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Land release assessment model

Tool and case studies

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Urban LandMark

01 July 2011

Urban LandMark


Urban LandMark Librarian


Urban LandMark

South Africa

In 2009, in collaboration with the Western Cape Department of Human Settlements and the City of Cape Town, Urban LandMark commissioned Eighty/20 and Palmer Development Group (PDG) to develop an approach to assess the cost and benefits of different residential land uses resulting from public land release programmes in the Western Cape. The different residential land uses include market-driven housing, so-called gap housing, and subsidy housing.

The assessment framework consists of three components made up of a preliminary assessment framework and a qualitative and quantitative framework. The preliminary assessment framework can be used to quickly assess the suitability of a particular residential land use on a specific site. The qualitative framework can be used to identify and rank the importance of those costs and benefits resulting from a particular residential land use that cannot easily be quantified. The quantitative framework is an excel-based financial model which undertakes a cost/benefit analysis from the perspectives of the state, developer and resident households. The overarching framework was developed and first tested in two case study areas in the Western Cape.

In 2011, Urban LandMark commissioned PDG to further apply the Land Release Assessment model in two Gauteng case studies - Cosmo City and Pennyville - to build on the existing database of key inputs into the model, to further test the model, and to compare the Gauteng experience with that of the Western Cape.

Project outputs include:

  • a high-level 'showstopper' tool to rapidly exclude from the assessment land uses that are simply not viable
  • a financial model, projecting cash flows associated with the housing development from the perspective of households, the state and developers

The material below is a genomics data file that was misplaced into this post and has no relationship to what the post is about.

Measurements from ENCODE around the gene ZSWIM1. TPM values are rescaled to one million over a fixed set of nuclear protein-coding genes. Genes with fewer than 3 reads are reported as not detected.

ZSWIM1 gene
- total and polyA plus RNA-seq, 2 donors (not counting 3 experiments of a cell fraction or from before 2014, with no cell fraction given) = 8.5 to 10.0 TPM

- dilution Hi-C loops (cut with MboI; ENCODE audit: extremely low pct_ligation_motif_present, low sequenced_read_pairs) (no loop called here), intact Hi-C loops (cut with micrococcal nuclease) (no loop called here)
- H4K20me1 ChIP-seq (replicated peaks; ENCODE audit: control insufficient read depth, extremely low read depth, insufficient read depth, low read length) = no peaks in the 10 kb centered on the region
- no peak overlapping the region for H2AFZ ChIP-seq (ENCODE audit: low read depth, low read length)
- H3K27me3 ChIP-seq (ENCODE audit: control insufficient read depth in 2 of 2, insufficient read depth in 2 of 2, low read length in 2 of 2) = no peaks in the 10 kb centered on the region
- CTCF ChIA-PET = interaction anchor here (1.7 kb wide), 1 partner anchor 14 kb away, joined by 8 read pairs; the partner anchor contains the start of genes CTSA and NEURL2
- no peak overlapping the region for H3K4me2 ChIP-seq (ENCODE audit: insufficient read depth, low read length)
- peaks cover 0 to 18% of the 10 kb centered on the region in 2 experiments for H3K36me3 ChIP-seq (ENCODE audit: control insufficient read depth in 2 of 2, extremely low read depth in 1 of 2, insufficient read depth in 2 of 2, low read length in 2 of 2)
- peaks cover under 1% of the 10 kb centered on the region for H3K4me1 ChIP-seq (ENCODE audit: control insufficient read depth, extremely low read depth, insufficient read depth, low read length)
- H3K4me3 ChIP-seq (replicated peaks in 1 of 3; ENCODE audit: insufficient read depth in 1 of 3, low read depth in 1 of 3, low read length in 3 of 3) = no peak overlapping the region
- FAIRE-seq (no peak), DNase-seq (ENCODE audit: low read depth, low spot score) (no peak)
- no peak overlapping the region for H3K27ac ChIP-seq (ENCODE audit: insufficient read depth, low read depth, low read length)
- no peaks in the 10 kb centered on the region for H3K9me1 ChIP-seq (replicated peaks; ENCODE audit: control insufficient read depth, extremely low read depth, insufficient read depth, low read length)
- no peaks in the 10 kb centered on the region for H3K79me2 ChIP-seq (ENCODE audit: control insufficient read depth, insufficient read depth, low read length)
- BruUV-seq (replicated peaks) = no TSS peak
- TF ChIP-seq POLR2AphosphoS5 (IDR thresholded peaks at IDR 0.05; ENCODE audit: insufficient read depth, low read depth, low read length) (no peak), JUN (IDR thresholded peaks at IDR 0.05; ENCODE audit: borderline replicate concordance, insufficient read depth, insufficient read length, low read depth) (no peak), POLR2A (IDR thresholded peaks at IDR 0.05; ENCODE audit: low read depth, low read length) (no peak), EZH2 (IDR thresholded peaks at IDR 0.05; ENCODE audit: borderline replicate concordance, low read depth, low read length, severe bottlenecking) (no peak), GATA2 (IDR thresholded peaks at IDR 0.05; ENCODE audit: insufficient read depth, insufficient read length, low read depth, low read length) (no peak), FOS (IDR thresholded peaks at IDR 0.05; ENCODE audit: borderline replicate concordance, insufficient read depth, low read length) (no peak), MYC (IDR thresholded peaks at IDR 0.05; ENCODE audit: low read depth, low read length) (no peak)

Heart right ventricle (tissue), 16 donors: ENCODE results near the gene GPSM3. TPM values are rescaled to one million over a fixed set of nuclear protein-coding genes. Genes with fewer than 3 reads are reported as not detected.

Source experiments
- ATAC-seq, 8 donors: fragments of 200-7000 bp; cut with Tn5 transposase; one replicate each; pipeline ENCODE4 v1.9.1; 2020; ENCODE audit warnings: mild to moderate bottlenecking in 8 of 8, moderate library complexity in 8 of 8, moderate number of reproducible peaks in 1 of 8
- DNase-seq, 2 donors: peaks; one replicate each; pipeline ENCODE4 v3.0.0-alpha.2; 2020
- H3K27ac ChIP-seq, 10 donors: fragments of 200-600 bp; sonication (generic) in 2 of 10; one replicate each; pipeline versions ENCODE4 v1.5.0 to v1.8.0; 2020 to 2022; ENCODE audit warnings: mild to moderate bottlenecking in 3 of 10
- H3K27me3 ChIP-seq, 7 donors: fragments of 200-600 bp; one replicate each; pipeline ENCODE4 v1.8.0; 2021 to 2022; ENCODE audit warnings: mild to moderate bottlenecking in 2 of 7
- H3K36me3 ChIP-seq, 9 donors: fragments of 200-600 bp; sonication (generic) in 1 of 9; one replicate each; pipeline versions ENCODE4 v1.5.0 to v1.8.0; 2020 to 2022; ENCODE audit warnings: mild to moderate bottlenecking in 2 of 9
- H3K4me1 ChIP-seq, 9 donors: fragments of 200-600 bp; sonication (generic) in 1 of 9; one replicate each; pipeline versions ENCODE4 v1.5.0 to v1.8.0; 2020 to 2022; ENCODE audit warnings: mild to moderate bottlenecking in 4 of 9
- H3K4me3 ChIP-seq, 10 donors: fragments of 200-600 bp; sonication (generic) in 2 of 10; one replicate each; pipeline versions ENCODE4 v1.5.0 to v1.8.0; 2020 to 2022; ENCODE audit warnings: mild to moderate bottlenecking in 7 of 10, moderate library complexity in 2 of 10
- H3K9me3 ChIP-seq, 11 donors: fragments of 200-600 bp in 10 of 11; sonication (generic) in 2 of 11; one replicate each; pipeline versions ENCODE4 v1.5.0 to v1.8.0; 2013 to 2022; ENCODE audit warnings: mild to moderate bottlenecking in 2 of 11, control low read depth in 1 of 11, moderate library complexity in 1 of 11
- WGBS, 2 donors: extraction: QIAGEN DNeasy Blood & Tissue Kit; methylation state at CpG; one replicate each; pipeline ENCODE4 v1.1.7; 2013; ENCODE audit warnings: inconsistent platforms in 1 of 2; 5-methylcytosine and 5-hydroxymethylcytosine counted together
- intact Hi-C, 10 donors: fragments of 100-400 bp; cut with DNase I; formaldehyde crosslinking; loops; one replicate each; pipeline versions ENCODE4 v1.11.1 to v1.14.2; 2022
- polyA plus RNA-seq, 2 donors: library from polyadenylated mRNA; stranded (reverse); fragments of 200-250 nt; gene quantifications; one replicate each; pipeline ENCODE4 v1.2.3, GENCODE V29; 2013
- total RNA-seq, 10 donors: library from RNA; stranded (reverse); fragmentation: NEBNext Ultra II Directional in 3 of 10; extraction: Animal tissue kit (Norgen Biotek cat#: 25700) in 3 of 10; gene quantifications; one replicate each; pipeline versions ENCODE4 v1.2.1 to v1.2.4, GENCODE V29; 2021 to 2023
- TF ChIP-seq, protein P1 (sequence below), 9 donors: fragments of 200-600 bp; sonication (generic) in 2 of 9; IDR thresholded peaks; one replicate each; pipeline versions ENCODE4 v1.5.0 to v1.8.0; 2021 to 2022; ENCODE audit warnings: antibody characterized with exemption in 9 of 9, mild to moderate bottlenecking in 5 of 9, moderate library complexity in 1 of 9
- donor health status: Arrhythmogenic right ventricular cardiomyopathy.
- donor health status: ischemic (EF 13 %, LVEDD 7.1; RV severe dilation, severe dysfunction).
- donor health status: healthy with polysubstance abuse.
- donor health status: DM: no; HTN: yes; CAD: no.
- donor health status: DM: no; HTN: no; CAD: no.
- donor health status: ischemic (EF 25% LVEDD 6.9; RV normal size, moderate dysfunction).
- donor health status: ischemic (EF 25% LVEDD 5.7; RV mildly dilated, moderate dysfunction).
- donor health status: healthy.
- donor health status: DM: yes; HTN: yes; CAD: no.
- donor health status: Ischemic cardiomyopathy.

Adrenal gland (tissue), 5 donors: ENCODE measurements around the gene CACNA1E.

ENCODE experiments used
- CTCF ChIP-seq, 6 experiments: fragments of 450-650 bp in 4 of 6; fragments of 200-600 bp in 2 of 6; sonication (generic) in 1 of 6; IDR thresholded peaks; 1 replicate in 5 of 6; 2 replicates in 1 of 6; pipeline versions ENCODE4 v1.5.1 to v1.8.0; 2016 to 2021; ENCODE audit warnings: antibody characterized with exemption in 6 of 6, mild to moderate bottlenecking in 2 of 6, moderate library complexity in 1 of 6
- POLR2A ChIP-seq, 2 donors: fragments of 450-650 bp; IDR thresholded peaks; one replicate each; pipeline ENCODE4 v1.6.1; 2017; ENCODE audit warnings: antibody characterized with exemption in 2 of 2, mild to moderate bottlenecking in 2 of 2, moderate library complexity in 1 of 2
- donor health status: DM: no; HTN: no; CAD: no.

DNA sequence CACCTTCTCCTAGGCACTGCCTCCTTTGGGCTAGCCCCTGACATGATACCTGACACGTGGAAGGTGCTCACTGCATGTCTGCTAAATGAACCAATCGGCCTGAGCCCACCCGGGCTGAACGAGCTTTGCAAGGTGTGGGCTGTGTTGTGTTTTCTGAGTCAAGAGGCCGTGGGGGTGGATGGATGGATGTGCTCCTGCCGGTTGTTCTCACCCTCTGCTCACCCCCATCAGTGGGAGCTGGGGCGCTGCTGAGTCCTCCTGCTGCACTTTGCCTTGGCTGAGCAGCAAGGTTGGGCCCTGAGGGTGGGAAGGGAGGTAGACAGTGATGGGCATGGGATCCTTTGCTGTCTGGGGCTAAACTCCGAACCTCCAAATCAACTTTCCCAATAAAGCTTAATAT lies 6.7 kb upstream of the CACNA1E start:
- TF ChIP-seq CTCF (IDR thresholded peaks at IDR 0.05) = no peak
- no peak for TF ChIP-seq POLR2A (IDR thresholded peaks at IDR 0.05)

• a qualitative assessment tool to guide a review of those factors that impact on land use decisions that are not easily quantified, considering the perspectives of households and the state
  • four case study applications - two in the Western Cape and two in Gauteng (Cosmo City and Pennyville) - which use the cost-benefit analysis model to evaluate the cost-effectiveness of these public land release projects from the state, developer and household perspectives
  • a comparison between the Western Cape and Gauteng case study findings.

Presentations on the methodology, financial model, decision support tools, case studies and project findings have been made available to key stakeholders to the process, including the Housing Development Agency, the National and Western Cape Departments of Human Settlements, the Cities of Cape Town and Johannesburg, and private developers participating in the case studies.

Abstract based directly on original source.

Built environment

Case studies


Cost benefit analysis




Housing costs

Human settlements




Poverty & inequality



South Africa


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